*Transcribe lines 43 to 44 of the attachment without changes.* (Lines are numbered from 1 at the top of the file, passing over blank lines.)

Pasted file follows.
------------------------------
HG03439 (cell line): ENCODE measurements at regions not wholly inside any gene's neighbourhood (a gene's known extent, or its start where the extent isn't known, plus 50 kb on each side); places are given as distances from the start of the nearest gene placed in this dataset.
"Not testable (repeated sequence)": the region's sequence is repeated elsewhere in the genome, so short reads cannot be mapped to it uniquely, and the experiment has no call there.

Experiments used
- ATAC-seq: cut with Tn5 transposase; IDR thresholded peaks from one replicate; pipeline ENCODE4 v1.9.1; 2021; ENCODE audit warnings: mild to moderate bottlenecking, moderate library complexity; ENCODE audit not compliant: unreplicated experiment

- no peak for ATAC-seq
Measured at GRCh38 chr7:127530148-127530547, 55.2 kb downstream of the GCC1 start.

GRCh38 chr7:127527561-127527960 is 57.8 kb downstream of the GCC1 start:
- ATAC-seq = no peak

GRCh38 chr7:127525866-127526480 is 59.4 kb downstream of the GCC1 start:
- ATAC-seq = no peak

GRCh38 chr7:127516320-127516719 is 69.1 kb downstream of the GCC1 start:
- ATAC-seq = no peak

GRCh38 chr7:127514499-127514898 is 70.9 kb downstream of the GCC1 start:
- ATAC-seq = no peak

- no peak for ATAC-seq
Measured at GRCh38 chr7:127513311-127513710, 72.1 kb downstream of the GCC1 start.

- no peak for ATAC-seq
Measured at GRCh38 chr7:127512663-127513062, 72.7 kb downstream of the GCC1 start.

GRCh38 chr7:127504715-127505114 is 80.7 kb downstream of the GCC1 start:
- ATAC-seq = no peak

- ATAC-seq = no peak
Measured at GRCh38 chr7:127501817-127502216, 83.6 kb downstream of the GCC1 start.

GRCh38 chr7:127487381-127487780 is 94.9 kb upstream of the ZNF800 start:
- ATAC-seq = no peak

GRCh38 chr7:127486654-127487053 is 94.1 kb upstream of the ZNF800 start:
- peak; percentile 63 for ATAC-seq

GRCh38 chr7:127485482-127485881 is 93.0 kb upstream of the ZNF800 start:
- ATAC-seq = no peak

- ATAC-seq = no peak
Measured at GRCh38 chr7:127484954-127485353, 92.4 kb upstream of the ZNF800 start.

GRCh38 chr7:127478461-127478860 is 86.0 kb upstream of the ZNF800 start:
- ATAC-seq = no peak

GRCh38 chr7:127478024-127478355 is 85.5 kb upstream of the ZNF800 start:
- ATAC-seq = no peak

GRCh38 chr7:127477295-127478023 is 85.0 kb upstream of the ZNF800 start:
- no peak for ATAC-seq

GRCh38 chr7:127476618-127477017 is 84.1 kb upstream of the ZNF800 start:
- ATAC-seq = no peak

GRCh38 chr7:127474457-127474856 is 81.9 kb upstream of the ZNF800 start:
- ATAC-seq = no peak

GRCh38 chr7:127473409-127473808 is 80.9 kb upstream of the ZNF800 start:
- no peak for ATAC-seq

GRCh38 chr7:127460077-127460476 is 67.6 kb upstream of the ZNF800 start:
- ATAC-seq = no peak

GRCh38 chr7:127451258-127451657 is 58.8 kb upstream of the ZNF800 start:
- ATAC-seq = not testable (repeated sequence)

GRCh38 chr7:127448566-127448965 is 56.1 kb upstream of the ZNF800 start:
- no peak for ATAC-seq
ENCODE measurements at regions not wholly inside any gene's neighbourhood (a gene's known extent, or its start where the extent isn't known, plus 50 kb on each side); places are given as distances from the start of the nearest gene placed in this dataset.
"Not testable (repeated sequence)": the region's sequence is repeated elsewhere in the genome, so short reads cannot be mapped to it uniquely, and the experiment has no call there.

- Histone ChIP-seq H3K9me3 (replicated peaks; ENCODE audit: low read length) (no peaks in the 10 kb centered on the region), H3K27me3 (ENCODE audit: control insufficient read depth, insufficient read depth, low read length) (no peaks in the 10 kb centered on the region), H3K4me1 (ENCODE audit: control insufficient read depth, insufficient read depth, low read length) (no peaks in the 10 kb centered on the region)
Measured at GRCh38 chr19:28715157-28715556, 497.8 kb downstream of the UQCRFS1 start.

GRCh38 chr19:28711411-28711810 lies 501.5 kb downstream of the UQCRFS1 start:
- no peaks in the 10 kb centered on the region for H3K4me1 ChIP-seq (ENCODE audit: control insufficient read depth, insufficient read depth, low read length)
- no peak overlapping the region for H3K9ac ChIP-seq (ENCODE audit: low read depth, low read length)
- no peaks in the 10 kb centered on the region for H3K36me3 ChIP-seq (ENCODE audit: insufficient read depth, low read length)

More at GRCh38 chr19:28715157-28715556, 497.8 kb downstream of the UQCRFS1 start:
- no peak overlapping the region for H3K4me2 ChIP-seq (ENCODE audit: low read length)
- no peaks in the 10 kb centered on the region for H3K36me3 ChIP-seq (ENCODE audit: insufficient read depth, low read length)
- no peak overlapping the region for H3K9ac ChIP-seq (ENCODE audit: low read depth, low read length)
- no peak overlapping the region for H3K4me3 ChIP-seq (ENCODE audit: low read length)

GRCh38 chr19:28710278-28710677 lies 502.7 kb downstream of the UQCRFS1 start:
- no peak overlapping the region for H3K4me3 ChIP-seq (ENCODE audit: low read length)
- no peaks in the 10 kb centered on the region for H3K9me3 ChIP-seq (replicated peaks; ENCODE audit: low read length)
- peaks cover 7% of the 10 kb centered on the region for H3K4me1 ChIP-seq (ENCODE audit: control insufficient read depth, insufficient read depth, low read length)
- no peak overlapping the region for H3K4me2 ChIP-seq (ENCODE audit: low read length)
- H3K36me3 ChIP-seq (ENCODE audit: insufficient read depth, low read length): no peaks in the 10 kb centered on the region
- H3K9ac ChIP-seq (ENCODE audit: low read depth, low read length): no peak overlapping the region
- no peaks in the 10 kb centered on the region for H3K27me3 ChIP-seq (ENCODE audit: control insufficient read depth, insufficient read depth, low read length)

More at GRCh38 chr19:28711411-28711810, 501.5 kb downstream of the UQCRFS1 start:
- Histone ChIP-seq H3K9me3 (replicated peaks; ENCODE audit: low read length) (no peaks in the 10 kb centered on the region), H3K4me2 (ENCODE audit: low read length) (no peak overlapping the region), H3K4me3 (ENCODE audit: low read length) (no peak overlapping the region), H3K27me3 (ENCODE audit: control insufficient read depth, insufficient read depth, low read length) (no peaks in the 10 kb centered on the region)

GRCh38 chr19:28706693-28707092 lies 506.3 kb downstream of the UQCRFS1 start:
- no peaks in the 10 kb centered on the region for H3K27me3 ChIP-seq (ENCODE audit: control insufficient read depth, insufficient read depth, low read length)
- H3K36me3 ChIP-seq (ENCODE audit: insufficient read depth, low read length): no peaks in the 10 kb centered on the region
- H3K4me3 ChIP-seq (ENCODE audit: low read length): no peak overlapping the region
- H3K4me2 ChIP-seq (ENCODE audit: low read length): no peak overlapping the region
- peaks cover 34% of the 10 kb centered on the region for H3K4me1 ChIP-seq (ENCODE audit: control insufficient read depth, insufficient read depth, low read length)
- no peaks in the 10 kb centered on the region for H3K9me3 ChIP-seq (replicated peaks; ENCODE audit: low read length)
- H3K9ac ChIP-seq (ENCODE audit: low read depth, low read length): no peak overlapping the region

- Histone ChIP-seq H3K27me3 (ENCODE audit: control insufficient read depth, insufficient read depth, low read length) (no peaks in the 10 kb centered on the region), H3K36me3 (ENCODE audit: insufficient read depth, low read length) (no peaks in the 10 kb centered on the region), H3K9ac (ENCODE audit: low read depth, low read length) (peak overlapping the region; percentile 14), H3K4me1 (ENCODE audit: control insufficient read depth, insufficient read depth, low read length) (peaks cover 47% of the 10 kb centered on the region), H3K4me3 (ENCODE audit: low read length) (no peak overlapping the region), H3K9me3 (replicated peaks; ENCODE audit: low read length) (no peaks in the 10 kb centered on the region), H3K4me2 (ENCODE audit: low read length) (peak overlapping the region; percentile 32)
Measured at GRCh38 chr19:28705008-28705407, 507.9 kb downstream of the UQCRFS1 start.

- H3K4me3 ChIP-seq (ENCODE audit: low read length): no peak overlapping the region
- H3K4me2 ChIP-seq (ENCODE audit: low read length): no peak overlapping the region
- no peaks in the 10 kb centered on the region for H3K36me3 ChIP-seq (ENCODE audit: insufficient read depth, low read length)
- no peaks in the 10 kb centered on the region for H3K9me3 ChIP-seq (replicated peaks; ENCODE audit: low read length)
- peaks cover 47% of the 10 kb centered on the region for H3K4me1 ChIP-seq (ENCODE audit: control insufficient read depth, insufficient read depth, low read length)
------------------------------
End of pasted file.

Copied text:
GRCh38 chr7:127460077-127460476 is 67.6 kb upstream of the ZNF800 start:
- ATAC-seq = no peak